Pathfinder Club Bus
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Author:  WalterJohn [ Mon Mar 27, 2006 7:58 pm ]
Post subject:  Pathfinder Club Bus

We need a forum to exchange information between the clubs that have bought a bus and the clubs who need information. Some clubs who need a bus will not buy one because there is nowhere they can get trustworthy information about what to look for and how to maintain etc. We bought a bus and would like to answer any questions other clubs have about what we learned.

Author:  sheika21 [ Tue Mar 28, 2006 11:34 am ]
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Is it a us or a van, and how muchh did it run you?

Author:  jomegat [ Tue Mar 28, 2006 1:20 pm ]
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I agree with pfcamper. If we had a whole forum dedicated to buying a bus, my guess is that it would have exactly one thread in it.

Author:  MaderaPF [ Wed Mar 29, 2006 12:53 am ]
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If it's moved, then it'll be moved... but for the time being...

It's gonna vary from club to club. Some clubs buy those huge charter busses that are absolutely amazing! I think Winter Park Spanish either rented one, or had a BEAUTIFUL charter bus that they took with them to Discover the Power.

For what I'm thinking of...

You should look for a farmworker bus. I assume that you're in Idaho, and u should find one at a relatively decent price. if you want a newer charter bus, you're looking in the area of $20,000. If you're willing to settle for a mid 80's bus in relativly decent condition and decent miles, it'd be in the ballpark of $5,000.

The advantages to a charter bus is that you have all the seats availabl;e for passengers with storage underneath. A older school bus type, you'd have to take out a few back seats, or have a following vehicle with trailer in tow.

Because diesel mechanics can be expensive, it would be best to have a Pathfinder Staff member that was a diesel mechanic...

What I recommend?

I know for sure that Monterey Bay Academy in Monterey, CA has had several charter busses over a number of years. You may gain some valuable information from contacting them.

That would be my first choice.

Author:  sheika21 [ Wed Mar 29, 2006 10:44 am ]
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I am in Florida. Is the Winter Park Spanish you are talking about also in FL? If so I'll contact them. I have no idea what a farmworker bus is? We have a smaller club - about 25. We'd want something that we could take to local campouts as well as long distance outings. Any other suggestions.

Author:  pathfinders [ Tue Apr 04, 2006 11:40 pm ]
Post subject:  Bus f orum

This is the kind of level of question that doesn't (I don't think) need a whole forum, but rather, can be part of a "staff forum" discussion thread or two.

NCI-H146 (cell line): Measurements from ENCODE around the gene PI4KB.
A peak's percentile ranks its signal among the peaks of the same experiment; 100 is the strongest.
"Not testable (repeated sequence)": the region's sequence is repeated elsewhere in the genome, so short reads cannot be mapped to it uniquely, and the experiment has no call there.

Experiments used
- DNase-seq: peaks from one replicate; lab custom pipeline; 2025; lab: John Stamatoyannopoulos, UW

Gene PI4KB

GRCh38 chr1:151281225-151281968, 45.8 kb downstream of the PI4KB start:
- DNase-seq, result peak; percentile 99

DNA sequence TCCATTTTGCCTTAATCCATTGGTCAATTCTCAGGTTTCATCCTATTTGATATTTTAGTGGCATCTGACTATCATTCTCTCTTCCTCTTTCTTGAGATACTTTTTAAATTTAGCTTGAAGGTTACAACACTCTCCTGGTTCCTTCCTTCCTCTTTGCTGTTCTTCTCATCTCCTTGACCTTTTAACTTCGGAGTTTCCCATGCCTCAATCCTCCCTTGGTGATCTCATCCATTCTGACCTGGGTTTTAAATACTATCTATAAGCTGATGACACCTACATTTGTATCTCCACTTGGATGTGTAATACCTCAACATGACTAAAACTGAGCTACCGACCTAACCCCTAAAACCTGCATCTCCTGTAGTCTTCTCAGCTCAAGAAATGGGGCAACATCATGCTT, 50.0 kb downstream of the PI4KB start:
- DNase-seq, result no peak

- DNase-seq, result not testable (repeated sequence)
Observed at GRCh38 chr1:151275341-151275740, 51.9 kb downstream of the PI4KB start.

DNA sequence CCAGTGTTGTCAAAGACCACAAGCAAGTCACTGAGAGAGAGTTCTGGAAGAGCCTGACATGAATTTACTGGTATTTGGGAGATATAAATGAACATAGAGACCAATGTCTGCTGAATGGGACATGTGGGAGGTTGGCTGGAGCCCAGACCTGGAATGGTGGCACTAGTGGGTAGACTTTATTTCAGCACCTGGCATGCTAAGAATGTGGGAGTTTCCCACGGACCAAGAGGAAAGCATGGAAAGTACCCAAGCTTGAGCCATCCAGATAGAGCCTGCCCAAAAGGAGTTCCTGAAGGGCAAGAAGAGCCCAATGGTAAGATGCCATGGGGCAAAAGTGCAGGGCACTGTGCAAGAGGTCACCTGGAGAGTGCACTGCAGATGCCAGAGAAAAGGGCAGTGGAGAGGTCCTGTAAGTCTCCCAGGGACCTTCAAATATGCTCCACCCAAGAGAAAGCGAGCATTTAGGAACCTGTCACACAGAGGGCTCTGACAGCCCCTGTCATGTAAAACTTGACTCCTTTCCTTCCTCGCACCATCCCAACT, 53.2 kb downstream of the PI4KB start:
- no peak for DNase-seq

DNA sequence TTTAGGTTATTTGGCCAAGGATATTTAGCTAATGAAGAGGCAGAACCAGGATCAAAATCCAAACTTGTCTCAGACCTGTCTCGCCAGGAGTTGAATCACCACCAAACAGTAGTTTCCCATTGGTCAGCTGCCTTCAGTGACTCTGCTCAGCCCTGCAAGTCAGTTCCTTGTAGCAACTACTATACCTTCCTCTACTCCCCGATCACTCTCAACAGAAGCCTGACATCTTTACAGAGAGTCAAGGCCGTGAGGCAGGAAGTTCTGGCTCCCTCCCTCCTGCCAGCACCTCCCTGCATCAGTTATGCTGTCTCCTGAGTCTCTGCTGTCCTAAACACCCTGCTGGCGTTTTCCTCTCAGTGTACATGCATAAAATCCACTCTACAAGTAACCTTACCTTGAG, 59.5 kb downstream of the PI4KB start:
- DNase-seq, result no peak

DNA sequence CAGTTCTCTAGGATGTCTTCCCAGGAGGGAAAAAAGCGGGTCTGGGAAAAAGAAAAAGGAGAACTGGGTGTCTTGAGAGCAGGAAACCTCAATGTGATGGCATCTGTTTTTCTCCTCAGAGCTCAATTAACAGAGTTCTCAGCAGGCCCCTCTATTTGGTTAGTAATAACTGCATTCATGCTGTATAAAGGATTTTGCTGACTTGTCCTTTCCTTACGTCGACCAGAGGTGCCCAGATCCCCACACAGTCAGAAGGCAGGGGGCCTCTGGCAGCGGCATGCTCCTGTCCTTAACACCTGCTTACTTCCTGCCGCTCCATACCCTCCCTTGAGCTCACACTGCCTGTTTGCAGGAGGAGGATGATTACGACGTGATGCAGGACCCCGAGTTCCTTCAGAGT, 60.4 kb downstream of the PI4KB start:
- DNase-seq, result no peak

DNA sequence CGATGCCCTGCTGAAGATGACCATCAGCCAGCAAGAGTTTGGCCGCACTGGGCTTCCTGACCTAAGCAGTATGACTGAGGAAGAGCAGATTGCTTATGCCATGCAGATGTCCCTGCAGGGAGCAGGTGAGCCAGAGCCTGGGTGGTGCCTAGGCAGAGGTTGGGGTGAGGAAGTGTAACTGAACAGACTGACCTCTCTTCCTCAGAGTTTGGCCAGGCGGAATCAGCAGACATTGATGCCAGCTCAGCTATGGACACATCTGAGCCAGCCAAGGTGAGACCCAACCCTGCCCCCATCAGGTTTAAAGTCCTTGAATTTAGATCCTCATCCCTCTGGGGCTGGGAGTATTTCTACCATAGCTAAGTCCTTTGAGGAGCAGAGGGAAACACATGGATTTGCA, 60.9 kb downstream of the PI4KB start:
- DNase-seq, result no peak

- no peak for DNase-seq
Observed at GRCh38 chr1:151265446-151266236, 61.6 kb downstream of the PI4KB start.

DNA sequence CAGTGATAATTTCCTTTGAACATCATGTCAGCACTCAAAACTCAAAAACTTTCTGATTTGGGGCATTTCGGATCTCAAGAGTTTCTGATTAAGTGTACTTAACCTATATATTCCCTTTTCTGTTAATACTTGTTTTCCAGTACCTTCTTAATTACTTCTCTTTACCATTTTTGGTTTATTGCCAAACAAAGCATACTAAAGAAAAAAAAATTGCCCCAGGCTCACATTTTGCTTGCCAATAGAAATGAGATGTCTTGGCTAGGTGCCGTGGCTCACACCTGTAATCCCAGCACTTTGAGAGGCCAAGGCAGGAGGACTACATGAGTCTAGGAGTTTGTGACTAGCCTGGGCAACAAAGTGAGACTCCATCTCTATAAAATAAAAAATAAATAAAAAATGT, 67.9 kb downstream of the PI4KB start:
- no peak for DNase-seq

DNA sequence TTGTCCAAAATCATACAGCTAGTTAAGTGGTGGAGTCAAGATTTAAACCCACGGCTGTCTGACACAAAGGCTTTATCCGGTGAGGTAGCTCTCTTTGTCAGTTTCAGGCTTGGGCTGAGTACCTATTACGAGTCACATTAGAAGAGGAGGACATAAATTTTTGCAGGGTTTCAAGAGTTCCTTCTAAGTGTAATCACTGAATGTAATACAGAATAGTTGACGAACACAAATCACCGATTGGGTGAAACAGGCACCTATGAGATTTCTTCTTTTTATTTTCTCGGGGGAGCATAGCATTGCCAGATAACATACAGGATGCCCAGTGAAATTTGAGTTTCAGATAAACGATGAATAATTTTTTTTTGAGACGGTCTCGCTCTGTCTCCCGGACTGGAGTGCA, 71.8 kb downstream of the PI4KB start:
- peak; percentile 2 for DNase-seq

Mark O'Ffill

Author:  WalterJohn [ Tue Apr 11, 2006 5:51 pm ]
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We bought an old school bus, it has 11 rows of seats giving it a 44 or 66 passenger rating, depending on who you talk to. It has been our experience that two to a seat is all you're going to get unless you are hauling first graders. It is an International/Thomas with a DTA 360 engine rated at 190 horsepower, and MT640 Allison automatic transmission.

Our club is 29 kids and by the time you pack all the kids, their stuff, and staff in there it is none too small. We are planning on building some luggage boxes under the sides like the transit busses have.

Overall it achieves 7.8 mpg. Hauling the kids from the school to the church and back in Brewster it got less.

We have had the injectors flowed and are planning to turn the fuel up to achieve 240 horsepower and put taller tires on it to bring the cruising RPM down into the torque range. We are shooting for at least 10 mpg. Both I and my fuel systems specialist think it's possible.

A farmworker bus is just an old school bus.

I am a diesel mechanic and I love the fact that God has found a good use for my skills.

Mark, you can move this thread if you want, I don't care. If one thread is all it ever grows to, then that's fine as long as PF clubs can find the honest information they want.

The purchase of the bus really made a big difference in our club. We had some nay-sayers who claimed we didn't have enough use for it. The opposite has been true; other clubs have benefitted from the bus also. We used it at TMA and Rock Climbing to shuttle kids to and from.

We love our bus.

God Bless

Author:  pathfinders [ Tue Apr 18, 2006 11:35 am ]
Post subject:  Bus forum

I believe that this thread and ones similar to it belong either in the "buy / sell" forum or in the Staff/Director's corner. I am moving it to the STaff/DIrector's corner forum in fact. Thank you for this worthwhile discussion.